Cities and Nations

Authored by: Manuel DeLanda

The Ashgate Research Companion to Planning Theory

Print publication date:  July  2010
Online publication date:  November  2016

Print ISBN: 9780754672548
eBook ISBN: 9781315279251
Adobe ISBN: 9781315279244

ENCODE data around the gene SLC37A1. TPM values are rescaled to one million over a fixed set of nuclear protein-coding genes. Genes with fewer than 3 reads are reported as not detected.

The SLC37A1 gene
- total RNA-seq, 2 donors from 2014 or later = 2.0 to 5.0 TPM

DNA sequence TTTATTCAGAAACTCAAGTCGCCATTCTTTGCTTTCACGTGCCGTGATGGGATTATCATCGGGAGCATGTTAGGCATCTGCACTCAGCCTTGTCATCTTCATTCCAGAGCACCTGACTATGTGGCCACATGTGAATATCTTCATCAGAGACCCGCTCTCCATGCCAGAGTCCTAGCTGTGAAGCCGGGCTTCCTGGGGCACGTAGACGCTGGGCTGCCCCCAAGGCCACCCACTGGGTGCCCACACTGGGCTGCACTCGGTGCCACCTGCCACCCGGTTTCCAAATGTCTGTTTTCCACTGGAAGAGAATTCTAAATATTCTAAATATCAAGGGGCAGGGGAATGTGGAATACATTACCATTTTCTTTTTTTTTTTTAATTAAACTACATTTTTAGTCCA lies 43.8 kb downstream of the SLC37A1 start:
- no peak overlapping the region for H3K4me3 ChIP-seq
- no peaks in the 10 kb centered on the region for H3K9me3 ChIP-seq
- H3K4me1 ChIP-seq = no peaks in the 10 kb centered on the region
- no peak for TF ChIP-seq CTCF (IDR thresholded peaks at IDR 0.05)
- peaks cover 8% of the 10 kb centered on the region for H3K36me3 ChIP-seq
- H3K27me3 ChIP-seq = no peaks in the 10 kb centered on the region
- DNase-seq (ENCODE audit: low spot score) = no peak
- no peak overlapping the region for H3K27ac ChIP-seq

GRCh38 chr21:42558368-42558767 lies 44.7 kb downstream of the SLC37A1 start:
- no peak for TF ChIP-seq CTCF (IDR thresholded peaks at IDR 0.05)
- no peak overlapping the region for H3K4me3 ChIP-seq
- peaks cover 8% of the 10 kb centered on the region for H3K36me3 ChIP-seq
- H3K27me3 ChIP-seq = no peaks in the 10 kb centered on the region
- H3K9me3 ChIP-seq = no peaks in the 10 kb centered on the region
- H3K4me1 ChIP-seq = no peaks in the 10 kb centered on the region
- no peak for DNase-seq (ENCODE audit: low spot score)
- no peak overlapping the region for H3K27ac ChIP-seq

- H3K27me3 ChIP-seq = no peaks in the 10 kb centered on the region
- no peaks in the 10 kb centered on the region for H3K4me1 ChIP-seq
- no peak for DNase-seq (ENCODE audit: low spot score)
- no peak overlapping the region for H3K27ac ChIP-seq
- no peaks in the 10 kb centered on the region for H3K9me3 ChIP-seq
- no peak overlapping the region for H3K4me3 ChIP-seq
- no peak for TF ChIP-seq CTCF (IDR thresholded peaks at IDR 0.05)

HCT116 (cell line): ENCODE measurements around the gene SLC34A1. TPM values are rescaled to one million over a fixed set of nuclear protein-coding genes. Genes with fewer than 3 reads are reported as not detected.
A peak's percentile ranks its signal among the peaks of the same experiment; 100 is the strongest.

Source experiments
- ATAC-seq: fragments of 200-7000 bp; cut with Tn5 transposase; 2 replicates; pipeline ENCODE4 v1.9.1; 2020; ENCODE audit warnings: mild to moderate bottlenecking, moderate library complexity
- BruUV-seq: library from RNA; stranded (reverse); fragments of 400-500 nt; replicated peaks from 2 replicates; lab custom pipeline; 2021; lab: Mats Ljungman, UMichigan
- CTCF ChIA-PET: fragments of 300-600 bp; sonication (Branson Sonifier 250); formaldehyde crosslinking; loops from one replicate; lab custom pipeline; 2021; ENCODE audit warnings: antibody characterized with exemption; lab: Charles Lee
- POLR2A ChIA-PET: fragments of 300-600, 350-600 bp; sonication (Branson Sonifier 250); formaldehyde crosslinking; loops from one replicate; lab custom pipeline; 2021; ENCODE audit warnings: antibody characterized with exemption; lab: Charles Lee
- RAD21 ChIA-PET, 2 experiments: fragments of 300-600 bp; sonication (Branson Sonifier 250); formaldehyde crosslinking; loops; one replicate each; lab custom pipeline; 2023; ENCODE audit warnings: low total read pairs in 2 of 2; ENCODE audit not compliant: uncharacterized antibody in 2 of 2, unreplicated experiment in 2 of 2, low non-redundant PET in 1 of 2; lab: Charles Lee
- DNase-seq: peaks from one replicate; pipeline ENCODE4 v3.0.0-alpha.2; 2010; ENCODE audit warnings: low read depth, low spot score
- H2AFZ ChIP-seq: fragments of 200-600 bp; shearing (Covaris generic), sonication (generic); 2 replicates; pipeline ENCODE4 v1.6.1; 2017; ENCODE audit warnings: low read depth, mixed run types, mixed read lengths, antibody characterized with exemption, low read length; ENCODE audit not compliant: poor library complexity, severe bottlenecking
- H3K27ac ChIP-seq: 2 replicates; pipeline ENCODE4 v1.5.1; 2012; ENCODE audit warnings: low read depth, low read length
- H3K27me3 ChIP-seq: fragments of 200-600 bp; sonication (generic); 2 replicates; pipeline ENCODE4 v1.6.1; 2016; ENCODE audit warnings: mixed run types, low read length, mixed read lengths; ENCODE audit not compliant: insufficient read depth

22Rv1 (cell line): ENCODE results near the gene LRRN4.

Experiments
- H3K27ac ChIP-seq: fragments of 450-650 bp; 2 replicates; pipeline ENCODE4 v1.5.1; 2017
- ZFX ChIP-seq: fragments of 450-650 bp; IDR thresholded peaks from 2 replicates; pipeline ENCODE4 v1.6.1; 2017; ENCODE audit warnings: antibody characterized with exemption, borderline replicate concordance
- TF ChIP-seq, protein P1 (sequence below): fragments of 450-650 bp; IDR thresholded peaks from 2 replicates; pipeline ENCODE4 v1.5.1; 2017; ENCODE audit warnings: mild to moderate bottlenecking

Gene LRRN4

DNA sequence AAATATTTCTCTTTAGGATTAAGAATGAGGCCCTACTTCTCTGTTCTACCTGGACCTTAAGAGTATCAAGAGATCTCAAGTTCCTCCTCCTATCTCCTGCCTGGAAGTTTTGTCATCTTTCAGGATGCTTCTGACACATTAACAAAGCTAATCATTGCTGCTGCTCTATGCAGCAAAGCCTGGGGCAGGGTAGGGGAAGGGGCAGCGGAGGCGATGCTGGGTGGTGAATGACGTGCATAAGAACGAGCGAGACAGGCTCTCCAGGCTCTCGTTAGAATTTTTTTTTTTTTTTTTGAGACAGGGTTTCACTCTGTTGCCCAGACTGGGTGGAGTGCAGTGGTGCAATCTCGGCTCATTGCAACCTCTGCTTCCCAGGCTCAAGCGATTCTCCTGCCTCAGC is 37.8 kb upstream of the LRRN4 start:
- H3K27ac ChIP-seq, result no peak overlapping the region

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Interpersonal networks and institutional organizations may be studied without reference to their location in space because communication technologies allow their defining linkages and formal positions to be created and maintained at a distance, but as we move to larger scales spatial relations become crucial. Social entities like cities, for example, composed of entire populations of persons, networks, and organizations, can hardly be conceptualized without a physical infrastructure of buildings, streets and various conduits for the circulation of matter and energy, defined in part by their spatial relations to one another. In fact, sociologists discovered the social relations generated by territoriality in the 1920s when the famous Chicago school began its studies of urban contexts, viewed both as spatial localities as well as sites structured in time by habitual or customary practices (Park 1984). More recently sociologists like Anthony Giddens, influenced in part by the work of urban geographers, have returned to this theme, re-conceptualizing social territories through the notion of a ‘regionalized locale’.

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